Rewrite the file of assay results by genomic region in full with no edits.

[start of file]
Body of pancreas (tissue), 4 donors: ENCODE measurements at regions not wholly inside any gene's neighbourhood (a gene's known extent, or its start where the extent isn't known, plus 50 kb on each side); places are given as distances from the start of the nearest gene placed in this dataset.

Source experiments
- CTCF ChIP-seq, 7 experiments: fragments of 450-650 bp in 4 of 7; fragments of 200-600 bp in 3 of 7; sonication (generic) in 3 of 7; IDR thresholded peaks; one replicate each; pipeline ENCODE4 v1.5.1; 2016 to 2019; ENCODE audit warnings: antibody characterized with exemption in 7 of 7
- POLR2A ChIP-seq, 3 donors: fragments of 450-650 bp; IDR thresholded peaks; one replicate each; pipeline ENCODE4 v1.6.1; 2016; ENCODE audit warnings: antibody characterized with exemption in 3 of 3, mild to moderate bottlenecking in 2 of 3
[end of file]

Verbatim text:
Body of pancreas (tissue), 4 donors: ENCODE measurements at regions not wholly inside any gene's neighbourhood (a gene's known extent, or its start where the extent isn't known, plus 50 kb on each side); places are given as distances from the start of the nearest gene placed in this dataset.

Source experiments
- CTCF ChIP-seq, 7 experiments: fragments of 450-650 bp in 4 of 7; fragments of 200-600 bp in 3 of 7; sonication (generic) in 3 of 7; IDR thresholded peaks; one replicate each; pipeline ENCODE4 v1.5.1; 2016 to 2019; ENCODE audit warnings: antibody characterized with exemption in 7 of 7
- POLR2A ChIP-seq, 3 donors: fragments of 450-650 bp; IDR thresholded peaks; one replicate each; pipeline ENCODE4 v1.6.1; 2016; ENCODE audit warnings: antibody characterized with exemption in 3 of 3, mild to moderate bottlenecking in 2 of 3